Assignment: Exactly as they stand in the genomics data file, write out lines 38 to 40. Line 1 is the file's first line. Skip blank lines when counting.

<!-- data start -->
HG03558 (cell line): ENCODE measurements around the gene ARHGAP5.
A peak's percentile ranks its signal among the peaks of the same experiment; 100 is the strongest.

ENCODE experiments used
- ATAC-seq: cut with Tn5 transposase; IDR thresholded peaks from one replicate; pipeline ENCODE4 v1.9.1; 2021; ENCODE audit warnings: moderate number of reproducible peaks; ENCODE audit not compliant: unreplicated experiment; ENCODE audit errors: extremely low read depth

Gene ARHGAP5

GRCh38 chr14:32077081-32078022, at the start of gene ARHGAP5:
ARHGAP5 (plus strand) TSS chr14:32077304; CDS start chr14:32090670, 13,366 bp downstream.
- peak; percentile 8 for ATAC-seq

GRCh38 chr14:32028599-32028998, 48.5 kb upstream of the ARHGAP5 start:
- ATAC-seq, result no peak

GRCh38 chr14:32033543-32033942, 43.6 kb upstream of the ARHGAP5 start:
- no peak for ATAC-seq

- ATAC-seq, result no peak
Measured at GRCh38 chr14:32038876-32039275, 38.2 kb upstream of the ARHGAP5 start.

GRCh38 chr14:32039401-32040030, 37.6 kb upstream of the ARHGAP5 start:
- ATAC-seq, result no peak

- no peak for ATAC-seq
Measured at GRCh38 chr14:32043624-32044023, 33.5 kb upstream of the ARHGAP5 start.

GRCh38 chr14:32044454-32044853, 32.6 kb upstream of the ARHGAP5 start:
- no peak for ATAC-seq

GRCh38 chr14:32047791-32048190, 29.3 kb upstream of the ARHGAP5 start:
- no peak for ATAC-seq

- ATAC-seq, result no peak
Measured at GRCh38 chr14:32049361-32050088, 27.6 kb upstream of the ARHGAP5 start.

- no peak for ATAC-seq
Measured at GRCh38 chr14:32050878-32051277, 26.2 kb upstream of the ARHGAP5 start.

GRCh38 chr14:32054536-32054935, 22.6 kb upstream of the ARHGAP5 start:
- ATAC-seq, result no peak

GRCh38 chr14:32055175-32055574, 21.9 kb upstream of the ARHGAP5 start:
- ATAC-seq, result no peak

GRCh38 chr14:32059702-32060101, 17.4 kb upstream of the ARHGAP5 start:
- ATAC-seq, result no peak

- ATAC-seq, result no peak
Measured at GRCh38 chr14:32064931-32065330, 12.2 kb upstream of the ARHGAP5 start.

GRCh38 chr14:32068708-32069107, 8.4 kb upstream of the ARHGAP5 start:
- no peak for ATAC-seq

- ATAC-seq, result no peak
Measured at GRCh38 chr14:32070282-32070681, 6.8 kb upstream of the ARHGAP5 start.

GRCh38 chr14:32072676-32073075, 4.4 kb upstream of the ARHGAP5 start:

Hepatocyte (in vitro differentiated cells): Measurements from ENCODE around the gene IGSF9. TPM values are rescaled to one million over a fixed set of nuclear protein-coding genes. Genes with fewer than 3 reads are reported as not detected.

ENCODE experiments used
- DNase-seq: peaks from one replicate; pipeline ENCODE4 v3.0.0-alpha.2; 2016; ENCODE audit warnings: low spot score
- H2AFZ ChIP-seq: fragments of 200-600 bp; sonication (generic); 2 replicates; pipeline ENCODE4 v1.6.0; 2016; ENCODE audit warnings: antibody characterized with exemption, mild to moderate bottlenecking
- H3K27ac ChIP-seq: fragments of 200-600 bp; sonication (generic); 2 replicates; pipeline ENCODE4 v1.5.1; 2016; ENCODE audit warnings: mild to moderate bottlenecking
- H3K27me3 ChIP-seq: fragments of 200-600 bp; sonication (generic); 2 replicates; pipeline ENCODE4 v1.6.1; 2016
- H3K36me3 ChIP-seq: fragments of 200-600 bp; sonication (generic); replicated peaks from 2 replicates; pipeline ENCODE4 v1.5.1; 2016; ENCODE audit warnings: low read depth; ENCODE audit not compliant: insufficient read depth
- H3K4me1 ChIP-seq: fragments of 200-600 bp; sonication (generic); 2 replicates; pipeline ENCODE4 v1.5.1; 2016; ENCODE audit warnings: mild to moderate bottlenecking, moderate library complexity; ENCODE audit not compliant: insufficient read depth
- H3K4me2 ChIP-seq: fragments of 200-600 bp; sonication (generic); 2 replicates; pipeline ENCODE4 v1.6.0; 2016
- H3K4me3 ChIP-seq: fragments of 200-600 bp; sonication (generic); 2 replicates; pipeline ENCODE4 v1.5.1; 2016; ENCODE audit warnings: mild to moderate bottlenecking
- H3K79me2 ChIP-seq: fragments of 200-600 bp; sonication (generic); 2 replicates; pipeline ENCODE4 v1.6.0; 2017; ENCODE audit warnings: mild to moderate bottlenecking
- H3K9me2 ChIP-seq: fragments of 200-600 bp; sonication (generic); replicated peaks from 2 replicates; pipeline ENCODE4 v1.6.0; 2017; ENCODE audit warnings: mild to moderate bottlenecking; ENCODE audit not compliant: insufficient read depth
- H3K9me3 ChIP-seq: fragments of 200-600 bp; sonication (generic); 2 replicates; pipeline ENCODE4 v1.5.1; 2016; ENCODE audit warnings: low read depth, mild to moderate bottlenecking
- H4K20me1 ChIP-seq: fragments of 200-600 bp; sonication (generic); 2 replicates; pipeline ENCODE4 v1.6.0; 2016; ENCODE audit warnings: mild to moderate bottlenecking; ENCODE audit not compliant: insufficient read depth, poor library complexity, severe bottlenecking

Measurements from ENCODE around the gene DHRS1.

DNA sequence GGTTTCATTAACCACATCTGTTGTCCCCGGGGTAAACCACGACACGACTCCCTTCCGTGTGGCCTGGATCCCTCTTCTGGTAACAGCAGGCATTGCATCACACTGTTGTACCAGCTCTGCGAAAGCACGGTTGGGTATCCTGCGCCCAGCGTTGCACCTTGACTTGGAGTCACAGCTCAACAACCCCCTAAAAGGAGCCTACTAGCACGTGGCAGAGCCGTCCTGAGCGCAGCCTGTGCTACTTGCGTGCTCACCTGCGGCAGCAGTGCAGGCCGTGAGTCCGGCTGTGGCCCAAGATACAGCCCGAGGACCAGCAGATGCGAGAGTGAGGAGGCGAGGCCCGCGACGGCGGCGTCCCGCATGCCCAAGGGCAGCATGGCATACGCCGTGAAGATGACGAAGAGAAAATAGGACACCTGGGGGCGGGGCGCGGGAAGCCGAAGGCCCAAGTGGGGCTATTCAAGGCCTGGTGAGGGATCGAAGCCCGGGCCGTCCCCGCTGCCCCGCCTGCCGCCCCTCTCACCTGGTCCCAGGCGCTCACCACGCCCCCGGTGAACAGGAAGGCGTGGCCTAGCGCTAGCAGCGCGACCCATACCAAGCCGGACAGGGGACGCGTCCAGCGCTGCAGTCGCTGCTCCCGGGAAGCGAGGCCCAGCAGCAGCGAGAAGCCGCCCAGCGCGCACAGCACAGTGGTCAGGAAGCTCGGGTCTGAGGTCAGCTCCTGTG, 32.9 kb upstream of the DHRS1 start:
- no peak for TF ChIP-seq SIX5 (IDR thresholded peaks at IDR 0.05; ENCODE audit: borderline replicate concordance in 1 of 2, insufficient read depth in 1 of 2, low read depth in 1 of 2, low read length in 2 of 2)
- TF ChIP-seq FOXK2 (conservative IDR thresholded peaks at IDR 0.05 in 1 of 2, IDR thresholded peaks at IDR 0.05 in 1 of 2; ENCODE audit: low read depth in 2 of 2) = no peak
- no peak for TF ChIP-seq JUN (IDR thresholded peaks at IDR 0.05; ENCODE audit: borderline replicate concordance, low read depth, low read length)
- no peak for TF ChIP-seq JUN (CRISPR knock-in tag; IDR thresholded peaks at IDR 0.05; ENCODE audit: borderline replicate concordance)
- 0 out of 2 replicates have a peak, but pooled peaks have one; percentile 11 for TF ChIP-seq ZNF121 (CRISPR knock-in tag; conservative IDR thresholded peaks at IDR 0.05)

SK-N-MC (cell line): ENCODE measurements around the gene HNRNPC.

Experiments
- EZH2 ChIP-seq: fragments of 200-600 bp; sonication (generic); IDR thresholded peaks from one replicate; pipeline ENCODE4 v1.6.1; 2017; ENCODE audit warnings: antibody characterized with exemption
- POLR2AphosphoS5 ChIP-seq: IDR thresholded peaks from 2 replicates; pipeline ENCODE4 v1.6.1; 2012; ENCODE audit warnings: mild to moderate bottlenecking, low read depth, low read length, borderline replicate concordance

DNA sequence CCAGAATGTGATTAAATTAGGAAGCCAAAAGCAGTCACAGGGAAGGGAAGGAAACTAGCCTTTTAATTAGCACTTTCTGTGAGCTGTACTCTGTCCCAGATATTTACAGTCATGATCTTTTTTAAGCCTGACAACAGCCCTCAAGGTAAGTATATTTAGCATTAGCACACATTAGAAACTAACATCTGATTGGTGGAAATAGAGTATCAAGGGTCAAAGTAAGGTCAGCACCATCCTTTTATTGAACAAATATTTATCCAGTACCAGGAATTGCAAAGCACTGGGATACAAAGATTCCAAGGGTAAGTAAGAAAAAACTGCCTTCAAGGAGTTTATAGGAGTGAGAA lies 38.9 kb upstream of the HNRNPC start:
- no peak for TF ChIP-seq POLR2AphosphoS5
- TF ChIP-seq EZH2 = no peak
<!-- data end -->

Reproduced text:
Measured at GRCh38 chr14:32070282-32070681, 6.8 kb upstream of the ARHGAP5 start.

GRCh38 chr14:32072676-32073075, 4.4 kb upstream of the ARHGAP5 start:

Hepatocyte (in vitro differentiated cells): Measurements from ENCODE around the gene IGSF9. TPM values are rescaled to one million over a fixed set of nuclear protein-coding genes. Genes with fewer than 3 reads are reported as not detected.